The former chairman of the Atari video game division of Warner Communications Inc. and another top officer of the firm were charged with insider trading yesterday by the Securities and Exchange Commission.
The SEC charged that Raymond E. Kassar, who was ousted as Atari chairman last summer, and Dennis E. Groth, a senior vice president of Atari, illegally sold Warner securities based on information about the company's finances that had not been disclosed to the general public.
The complaint alleges that Kassar, while chairman and chief executive officer, sold Warner shares just before an announcement that Atari expected materially lower earnings.
The SEC said Kassar sold 5,000 shares of Warner for $52.625 a share on Dec. 8, 1982 at 11:41 a.m. Four minutes after noon, Warner announced that its 1982 results would be "substantially below expectations" due in part to disappointing Atari sales. The price of Warner shares began dropping immediately and fell to $36.25 per share on Dec. 13.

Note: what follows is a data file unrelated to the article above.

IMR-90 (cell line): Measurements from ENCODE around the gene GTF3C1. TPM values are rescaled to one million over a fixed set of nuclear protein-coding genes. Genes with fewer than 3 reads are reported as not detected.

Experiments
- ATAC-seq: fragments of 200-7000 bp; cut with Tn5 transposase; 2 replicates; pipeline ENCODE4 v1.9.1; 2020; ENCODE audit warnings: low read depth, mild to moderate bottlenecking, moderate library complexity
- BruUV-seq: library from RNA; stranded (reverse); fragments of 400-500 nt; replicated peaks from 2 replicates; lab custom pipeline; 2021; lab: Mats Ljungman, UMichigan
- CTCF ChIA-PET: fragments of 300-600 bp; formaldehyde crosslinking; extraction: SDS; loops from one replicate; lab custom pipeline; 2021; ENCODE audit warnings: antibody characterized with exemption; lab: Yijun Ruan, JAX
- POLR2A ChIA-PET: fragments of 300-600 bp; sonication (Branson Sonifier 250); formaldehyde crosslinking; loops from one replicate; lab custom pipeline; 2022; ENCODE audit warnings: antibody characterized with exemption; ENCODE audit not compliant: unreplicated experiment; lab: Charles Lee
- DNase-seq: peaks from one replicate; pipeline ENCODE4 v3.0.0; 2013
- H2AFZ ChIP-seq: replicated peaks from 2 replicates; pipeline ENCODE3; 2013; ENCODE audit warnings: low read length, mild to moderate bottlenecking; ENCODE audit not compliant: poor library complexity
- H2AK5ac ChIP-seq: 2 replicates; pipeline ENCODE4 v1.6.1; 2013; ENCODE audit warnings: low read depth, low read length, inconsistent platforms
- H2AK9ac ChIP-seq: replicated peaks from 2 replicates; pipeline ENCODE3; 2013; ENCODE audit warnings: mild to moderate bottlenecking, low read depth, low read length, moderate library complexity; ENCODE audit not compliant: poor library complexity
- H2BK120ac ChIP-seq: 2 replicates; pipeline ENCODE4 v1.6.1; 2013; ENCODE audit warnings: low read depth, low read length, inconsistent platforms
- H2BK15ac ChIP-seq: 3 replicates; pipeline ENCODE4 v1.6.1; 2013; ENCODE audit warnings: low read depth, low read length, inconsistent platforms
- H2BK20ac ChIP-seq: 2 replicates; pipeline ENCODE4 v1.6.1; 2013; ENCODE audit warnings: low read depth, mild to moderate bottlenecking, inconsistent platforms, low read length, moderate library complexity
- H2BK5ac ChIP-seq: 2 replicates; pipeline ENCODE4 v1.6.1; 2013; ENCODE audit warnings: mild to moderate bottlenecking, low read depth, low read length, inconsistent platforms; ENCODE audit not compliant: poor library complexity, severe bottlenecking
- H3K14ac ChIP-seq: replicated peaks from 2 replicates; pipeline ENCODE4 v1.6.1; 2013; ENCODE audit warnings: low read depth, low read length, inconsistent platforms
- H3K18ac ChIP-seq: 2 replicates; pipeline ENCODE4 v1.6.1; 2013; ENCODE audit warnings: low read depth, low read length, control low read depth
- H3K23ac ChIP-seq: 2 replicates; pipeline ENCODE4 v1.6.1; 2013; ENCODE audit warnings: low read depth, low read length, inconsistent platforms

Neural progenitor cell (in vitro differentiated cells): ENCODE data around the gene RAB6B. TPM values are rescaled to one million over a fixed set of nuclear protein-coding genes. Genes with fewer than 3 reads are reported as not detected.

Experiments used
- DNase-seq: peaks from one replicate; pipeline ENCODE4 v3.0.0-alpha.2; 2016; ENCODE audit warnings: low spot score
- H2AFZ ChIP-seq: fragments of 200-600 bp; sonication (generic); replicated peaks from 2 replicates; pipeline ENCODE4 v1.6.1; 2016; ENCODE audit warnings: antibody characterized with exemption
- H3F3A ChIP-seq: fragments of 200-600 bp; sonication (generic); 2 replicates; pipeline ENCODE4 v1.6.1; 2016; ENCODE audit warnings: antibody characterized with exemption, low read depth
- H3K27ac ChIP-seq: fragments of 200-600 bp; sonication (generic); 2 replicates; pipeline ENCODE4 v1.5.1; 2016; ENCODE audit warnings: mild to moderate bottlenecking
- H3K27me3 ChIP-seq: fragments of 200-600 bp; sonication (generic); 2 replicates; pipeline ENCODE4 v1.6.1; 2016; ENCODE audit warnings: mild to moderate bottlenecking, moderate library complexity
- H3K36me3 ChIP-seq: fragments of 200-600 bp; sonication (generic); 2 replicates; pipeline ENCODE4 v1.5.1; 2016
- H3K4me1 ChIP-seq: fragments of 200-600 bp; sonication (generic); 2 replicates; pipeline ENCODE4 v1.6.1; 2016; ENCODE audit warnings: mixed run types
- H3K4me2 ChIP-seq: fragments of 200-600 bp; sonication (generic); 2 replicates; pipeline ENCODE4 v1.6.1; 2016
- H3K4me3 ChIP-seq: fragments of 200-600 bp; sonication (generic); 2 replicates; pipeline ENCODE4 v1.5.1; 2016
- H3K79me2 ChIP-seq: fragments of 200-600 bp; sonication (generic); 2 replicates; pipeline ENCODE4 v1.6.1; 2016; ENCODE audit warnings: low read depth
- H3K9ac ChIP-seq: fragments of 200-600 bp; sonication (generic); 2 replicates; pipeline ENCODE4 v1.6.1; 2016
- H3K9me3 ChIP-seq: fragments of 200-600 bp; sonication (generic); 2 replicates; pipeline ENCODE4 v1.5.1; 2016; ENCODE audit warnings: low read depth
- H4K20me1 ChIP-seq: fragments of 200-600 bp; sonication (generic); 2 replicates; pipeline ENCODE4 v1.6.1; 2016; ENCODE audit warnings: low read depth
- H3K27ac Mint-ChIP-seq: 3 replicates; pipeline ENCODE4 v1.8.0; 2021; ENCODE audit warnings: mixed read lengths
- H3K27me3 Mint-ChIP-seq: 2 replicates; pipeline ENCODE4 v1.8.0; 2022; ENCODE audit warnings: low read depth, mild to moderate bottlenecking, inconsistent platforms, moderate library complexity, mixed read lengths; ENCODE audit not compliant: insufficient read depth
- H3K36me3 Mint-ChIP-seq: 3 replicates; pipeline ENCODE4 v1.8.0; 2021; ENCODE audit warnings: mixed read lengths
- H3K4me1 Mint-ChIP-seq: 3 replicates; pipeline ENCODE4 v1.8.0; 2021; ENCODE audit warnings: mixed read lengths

The SEC claims Kassar illegally acted on non-public information, knowing sales of video game cartridges has slowed significantly, the coin-operated arcade division has suffered a loss and internal forecasts predicted serious fourth quarter losses.
Kassar, who was forced to resign last summer and is now a consultant to Atari, issued a statement saying, "That sale was arranged to fund a year-end tax shelter. In retrospect, however, its timing was no doubt ill-advised and creates a clear appearance of impropriety. In that light, cooperation with the commission in the disposition of the matter seems to me a better course."
Kassar signed a consent agreement neither admitting nor denying the charges. He was ordered to give back $81,875--the amount he allegedly saved by selling the stock before the price fell.
Also cited was Groth, who was then executive vice president and chief financial officer of Atari. He allegedly sold 10,900 Warner warrants on Nov. 17, 5,000 shares of Warner common stock Nov. 19 and 6,376 shares of Warner common Dec. 1, 1982.
Groth did not consent to the SEC charges. He could not be reached for comment yesterday.